Update: FG “witch-hunting” Rivers by grounding its airplane, House of Reps report says

Rivers State Private jet

Rivers State was accused of lying about its ownership of the controversial airplane.

A House of Representatives report has accused federal aviation authorities of deliberately lying to “witch-hunt” the Rivers State Government, providing the clearest evidence yet, in support of wide belief that the recent grounding of the state’s aircraft was instigated by the presidency, likely, over President Goodluck Jonathan’s rift with the state governor, Rotimi Amaechi.

The report, submitted Thursday, lambasted the ministry of aviation and the Nigerian Civil Aviation Authority, NCAA, for refusing to acknowledge that the airplane belongs to the state government, even when records show same.

The ministry claimed the plane was registered to the Bank of Utah in the United States, and accused Rivers State of lying about its ownership. It also claimed the plane was grounded due to the expiration of its flight permit.

The House committees on aviation and justice said the understanding between Rivers State and the bank was a well-known practice in the sector and was backed by documented evidences.

“It is distressing that NCAA and the ministry still fails or refuse to appreciate this simple fact (Utah trusteeship); but since the authorities did not raise ownership issue with several other aircraft having the same Bank of Utah Trustees, this allegation is in bad faith and grossly unprofessional,” the report says.

The report also rejected the allegation by the ministry that several application for permits purportedly made on Rivers State behalf by Caverton Helicopters, were falsified.

Caverton had denied ever acting on behalf of the state government- a move the Rivers State government said was instigated by the federal government. The state said Caverton was pressured by the ministry of aviation to deny the transaction.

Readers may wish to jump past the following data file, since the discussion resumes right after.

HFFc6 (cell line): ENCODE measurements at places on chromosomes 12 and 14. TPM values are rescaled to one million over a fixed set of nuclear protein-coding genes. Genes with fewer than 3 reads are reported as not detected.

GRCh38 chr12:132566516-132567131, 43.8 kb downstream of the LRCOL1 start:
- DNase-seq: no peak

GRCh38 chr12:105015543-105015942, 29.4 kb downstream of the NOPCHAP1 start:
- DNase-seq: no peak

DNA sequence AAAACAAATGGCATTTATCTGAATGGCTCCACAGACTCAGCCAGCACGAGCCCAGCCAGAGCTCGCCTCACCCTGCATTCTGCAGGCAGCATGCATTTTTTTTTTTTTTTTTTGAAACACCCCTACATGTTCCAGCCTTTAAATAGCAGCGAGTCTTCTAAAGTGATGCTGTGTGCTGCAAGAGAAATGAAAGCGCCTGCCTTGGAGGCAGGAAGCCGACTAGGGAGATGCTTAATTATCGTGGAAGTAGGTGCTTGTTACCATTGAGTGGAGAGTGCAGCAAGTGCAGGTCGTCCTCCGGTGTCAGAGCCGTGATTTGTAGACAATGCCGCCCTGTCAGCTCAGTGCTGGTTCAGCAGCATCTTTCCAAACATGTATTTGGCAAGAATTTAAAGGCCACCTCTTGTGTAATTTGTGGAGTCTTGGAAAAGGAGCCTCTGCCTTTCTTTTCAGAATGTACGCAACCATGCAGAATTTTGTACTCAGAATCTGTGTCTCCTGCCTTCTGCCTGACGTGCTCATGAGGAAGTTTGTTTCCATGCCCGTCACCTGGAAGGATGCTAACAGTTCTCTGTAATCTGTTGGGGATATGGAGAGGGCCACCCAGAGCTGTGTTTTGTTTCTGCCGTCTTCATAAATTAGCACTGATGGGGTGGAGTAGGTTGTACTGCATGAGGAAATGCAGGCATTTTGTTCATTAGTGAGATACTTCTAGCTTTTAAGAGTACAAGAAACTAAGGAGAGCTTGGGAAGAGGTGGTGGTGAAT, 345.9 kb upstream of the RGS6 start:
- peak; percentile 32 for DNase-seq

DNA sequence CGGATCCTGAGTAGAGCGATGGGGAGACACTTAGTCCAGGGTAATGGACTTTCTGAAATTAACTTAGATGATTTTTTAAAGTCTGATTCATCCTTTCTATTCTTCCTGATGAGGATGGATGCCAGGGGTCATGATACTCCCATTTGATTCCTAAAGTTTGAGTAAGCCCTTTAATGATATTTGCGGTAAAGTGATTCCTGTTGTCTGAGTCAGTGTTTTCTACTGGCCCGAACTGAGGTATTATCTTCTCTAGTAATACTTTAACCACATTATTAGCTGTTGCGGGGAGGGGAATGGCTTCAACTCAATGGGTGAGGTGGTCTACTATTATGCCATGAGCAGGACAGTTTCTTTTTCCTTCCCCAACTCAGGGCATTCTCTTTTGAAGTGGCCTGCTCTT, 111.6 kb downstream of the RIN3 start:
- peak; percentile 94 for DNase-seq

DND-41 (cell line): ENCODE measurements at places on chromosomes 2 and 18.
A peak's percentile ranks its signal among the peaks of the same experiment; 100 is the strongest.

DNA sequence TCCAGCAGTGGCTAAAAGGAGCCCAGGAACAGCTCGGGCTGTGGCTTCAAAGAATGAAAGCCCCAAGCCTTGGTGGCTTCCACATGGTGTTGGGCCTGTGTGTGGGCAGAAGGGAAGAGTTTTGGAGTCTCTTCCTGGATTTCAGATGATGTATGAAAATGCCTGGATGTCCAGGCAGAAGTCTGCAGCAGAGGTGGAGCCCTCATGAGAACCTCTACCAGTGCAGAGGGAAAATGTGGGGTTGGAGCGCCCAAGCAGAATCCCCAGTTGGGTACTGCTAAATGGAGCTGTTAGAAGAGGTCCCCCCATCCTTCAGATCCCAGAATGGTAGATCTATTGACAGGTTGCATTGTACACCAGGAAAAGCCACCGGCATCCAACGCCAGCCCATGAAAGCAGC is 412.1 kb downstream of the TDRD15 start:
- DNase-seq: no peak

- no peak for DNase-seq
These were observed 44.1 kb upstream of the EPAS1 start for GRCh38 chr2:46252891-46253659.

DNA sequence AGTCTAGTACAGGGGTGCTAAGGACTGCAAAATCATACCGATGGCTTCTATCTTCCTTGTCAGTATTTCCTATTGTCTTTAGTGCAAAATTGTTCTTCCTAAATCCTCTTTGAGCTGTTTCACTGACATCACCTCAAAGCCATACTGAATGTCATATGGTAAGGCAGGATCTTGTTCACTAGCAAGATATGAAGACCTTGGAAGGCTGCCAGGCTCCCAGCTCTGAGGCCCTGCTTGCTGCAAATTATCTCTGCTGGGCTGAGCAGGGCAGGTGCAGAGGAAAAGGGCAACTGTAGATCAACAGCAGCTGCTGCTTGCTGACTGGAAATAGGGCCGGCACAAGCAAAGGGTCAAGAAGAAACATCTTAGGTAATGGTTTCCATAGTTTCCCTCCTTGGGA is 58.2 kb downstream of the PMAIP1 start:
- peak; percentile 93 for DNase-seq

The House report upheld that argument, saying evidences showed clearly the company acted for the state either directly, or through its staff.

“As owner and operator of the aircraft, neither the Rivers state government nor its officials forged or falsified any document toward securing flight clearances or any other license,” the report states.

“Should the top management of Caverton deny transacting business with Rivers state government despite its acquiescence of contract between its member of staff and the government, then its behaviour smacks of administrative laxity or negligence; alternatively, its behaviour lends credence to the assertion that it was pressured to deny the relationship.”

The lawmakers also said while it was true Rivers operated with expired license, federal authorities failed, or refused to sanction the state for too long not to raise concern about the propriety of its action; more so, when several other private jet owners were guilty of the same offence and had not been punished.

“Isolation of Rivers state government for reprimand becomes difficult to deny,” the report said.

Details of the findings will be considered for approval by the whole House on a later date.

The controversy, which led to the grounding of the aircraft, is widely seen as a face of a political feud between Rivers State Governor, Rotimi Amaechi, and President Goodluck Jonathan over the 2015 presidential election. Mr. Amaechi has criticized the government’s policies, and is reportedly against Mr. Jonathan’s plan to seek a fresh term.

The row began after the state’s aircraft was disallowed from taking off from the Akure airport on claims the pilot failed to declare the full manifest of the passengers. Days after, the plane was indefinitely grounded on allegations involving discrepancies in ownership details and permit expiration.

The presidency has repeatedly denied having a hand in the controversy.

During investigations, lawmakers ordered the list of all private jets and owners and documentations to be submitted by the Ministry of Aviation to enable the committees examine whether the Rivers State treatment was any different, particularly as it regards ownership and expiration of license.

The committees said the ministry and its departments blatantly refused to send in the required materials despite promising to do same.

“This attitude may be interpreted as an attempt to hide the suspected fact that many aircraft are being operated with expired permits or licenses,” the committees said; a likelihood which would nullify one of the government’s allegations that Rivers state operated the aircraft on an expired permit.

The Nigerian Aviation Minister, Stella Oduah, on Wednesday admitted that her ministry did not have clearly stated regulations guiding the ownership and operatorship of private jets in Nigeria. She said the Federal Executive Council at its Wednesday meeting approved new guidelines for private jets.


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